I ran in to the elevator, it was, for once, awaiting people at the ground floor, and what’s more, it seemed empty and unmanned. I was wrong though, for I stepped in, only to realize the liftman sitting by the corner, half asleep, trying to figure out how ‘high’ I wanted to go.
Earlier, I was at this little drinking place. Well, why resist – tavern, I will call it. I hardly had anytime. It was almost 11, and for most people, at least the ones new to town, it was closing time. I had no intention of getting drunk. These have been a harsh past few days – mostly due to my own making, and I just wanted to unwind. It was most the adventure, the process, than the drink itself. One shot, and by the time I was sipping on the second, I realized I was out of smokes. A drink leaves me in quite an unpretentious state, so I asked this bum who was sitting around, if he would be kind enough to give me a smoke in charity. He was smoking one, not much left, and he passed it on to me and I didn’t hesitate a moment to accept. We clinked, and I was back in my melancholies, when this guy who had lent me the smoke got up to pay. It was a foreign language, and much as I may pretend to know it, I couldn’t really understand why he got into an argument with the bartender. I looked at him, clinked my glass again, before I downed it all, and asked him to take it easy, but by then, the noise was mounting, and I was politely requested by one bystander, to leave, and I was only too glad to oblige.
It had been a long day, and as I was walking by, wondering what was it with these big cities, this other bum walks up to me, and smiles and says he was hungry. Quite selfishly, I didn’t want to be troubled out of my reverie, and so I quickly passed him a tenner, smiled, shook hands and moved on, till I found a restaurant that would serve food at this time.
Hungry as I was, I was glad to have found some place. It wasn’t one of those places that would otherwise be my choice, but I was grateful, for I had found a way to assuage the pangs of the stomach – something that for me, to this date, has been the greatest pain, and pleasure. Pleasure, for I do relish the varied gastronomic experiences that man has to offer. Pain, because I find that even in this so called ‘developed world’, there are many who go without morsel.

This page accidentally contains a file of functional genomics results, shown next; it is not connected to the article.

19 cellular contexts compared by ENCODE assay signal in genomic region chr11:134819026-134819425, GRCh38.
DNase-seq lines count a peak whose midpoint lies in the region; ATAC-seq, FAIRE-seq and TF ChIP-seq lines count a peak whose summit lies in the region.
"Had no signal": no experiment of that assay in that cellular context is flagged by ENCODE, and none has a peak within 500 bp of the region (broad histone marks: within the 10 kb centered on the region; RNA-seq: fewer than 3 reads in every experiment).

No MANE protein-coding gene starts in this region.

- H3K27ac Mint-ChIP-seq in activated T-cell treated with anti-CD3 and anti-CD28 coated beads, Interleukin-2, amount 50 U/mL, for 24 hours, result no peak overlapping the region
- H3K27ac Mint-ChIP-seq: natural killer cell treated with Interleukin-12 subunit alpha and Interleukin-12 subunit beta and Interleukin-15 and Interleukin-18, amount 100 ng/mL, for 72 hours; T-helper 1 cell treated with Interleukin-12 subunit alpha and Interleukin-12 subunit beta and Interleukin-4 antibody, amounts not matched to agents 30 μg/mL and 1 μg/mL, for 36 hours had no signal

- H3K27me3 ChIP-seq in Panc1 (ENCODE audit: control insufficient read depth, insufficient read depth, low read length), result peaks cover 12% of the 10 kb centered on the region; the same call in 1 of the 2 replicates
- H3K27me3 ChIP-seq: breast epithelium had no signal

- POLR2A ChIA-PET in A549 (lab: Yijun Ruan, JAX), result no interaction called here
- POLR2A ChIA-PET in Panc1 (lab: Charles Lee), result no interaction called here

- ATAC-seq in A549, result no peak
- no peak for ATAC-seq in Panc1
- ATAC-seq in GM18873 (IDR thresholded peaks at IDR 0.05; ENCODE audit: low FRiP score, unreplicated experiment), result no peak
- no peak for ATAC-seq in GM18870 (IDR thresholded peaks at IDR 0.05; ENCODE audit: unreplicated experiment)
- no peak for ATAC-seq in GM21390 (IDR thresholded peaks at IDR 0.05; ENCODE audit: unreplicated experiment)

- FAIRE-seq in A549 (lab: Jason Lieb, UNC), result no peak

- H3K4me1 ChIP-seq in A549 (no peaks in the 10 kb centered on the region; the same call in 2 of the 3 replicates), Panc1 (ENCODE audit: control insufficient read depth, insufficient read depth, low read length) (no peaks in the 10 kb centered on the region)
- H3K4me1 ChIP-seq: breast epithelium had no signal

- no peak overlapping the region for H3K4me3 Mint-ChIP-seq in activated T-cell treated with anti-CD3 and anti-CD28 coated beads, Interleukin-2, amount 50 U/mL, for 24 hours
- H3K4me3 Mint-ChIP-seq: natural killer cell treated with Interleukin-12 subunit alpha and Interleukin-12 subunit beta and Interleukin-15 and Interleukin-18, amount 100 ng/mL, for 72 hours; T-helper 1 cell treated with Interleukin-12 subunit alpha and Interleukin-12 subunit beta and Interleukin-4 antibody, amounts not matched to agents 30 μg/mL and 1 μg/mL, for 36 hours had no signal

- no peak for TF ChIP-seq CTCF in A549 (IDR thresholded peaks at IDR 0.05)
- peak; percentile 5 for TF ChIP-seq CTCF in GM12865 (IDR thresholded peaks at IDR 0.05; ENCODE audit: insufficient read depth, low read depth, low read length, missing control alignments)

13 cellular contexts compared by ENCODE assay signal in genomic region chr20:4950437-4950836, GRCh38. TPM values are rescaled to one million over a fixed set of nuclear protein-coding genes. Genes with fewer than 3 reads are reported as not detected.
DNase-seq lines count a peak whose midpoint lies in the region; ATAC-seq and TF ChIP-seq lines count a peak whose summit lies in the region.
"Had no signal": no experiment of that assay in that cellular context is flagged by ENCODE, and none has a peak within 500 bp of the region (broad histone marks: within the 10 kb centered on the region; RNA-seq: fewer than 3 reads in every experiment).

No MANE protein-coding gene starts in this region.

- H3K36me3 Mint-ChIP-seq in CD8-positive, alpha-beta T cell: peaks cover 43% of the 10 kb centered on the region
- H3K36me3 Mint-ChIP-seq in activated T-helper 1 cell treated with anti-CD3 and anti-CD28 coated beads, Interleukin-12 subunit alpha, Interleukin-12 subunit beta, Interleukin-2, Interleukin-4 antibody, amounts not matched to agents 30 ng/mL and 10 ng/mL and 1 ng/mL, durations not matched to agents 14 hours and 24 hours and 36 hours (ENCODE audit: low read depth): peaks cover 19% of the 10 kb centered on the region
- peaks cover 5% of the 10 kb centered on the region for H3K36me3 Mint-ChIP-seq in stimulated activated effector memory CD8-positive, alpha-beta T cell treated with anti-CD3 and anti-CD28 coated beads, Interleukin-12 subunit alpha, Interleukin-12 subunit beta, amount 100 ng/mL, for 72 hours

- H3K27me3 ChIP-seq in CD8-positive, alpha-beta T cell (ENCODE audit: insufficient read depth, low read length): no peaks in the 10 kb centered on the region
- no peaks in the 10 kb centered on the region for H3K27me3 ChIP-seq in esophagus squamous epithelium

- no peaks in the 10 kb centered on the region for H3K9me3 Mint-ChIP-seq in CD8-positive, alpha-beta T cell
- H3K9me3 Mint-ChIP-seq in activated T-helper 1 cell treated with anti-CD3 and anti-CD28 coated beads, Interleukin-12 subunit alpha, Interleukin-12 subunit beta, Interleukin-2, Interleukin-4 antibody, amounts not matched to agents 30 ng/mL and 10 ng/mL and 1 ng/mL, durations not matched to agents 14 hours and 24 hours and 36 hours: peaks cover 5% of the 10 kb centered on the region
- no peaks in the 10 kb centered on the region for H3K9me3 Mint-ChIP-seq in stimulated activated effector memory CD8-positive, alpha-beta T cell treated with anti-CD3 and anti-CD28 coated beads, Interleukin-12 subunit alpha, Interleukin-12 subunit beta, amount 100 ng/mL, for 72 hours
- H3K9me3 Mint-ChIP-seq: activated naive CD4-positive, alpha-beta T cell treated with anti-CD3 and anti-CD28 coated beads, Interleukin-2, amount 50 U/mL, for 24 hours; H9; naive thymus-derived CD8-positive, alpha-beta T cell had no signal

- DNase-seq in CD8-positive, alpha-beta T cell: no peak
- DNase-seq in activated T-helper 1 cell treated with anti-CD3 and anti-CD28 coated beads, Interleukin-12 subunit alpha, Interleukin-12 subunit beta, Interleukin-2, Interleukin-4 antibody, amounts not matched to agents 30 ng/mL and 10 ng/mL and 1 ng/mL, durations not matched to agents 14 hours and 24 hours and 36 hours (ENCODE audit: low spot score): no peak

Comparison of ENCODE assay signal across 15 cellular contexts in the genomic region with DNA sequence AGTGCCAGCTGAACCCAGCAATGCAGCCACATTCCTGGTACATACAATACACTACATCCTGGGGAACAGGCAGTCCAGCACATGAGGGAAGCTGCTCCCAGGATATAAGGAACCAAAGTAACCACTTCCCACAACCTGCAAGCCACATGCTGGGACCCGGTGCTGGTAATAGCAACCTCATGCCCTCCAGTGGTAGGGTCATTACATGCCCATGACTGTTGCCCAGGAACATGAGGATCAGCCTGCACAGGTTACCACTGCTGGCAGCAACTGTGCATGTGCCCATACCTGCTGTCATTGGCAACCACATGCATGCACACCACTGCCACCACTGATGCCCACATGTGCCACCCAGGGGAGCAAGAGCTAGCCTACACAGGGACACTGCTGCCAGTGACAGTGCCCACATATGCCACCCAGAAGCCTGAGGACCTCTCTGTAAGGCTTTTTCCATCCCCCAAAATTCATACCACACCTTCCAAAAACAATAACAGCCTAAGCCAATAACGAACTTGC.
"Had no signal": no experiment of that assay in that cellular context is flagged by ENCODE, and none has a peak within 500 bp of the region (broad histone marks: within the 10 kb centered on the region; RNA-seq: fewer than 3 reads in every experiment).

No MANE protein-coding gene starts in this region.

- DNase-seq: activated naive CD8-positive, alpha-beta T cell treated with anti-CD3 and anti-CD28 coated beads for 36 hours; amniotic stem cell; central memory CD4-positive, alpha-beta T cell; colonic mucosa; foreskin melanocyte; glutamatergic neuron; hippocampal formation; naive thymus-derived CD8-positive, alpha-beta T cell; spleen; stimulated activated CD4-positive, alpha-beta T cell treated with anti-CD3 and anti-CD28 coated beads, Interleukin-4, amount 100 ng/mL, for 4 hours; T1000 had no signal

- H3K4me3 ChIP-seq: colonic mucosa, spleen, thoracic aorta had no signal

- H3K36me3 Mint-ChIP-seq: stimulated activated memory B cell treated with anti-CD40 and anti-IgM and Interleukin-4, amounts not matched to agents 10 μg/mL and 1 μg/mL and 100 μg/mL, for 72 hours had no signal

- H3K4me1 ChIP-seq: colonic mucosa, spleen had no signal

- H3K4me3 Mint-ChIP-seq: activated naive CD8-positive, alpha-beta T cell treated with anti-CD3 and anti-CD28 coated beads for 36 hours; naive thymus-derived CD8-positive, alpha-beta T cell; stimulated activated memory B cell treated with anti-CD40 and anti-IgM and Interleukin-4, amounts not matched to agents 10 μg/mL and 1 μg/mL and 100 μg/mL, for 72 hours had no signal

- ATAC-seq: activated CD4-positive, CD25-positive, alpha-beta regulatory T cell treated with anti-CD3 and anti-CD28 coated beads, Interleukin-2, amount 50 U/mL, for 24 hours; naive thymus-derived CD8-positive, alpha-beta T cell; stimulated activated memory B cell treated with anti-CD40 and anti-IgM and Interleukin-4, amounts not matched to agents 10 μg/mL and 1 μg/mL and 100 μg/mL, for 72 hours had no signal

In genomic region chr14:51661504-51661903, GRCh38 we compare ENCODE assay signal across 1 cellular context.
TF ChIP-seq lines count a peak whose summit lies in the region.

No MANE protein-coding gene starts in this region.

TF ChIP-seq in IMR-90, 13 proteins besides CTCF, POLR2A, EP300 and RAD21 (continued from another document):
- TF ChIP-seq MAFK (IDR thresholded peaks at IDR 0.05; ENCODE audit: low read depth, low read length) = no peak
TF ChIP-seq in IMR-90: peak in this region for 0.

By the time I was done, I heard someone cursing. When I looked around, I found one of the waiters, talking to his colleague, about this guy who had eaten well, and walked off without paying. “It’s today’s earning gone”, he was complaining. I learnt from him that it was a regular feature, at this time of the night, there was apparently quite a few who would try and sneak out without paying up. Some, who were caught, would ultimately shell out, the rest I was told, that it was the waiters who paid for them. I left a decent tip, more than I usually do. I wished him, praying he earned more in that manner tonight, so it would eventually compensate for his loss, and so he could, possibly, forgive the poor soul who stole the food earlier.
I’ve been noticing quite a few people with, well, Mongoloid features around here (I hope that isn’t an offensive statement, I don’t know how else to put it). I think they’re mostly Tibetans. I also see some folks who look like Buddhist Monks, with those long red flowing robes. As I was walking into my lodge, I hear this lady screaming. When I paused, I realized it was this big family of Tibetans, with a few of them arguing with an autowallah. One of them, a fairly elderly lady, was cursing the guy. They fought for a few minutes, and finally walked off, with the woman continuing to shower abuses. Some onlookers seemed to sympathize with them too, but then, things go on, and in a few seconds, just about everybody disappeared.
Just when I decided to call it a day, this guy – another autowallah, comes up to me, completely drunk, barely able to stand up on his legs, and smiles, and extends his hand. He looked like a good guy, and I couldn’t but help smile back, when I realize he is asking me for a smoke. When I handed him my pack, he took two, and as he handed them back to me, said, “My name is Venkat….You know, Tirupati?” I nodded in comprehension, both of his name, and of his state, and walked to the elevator.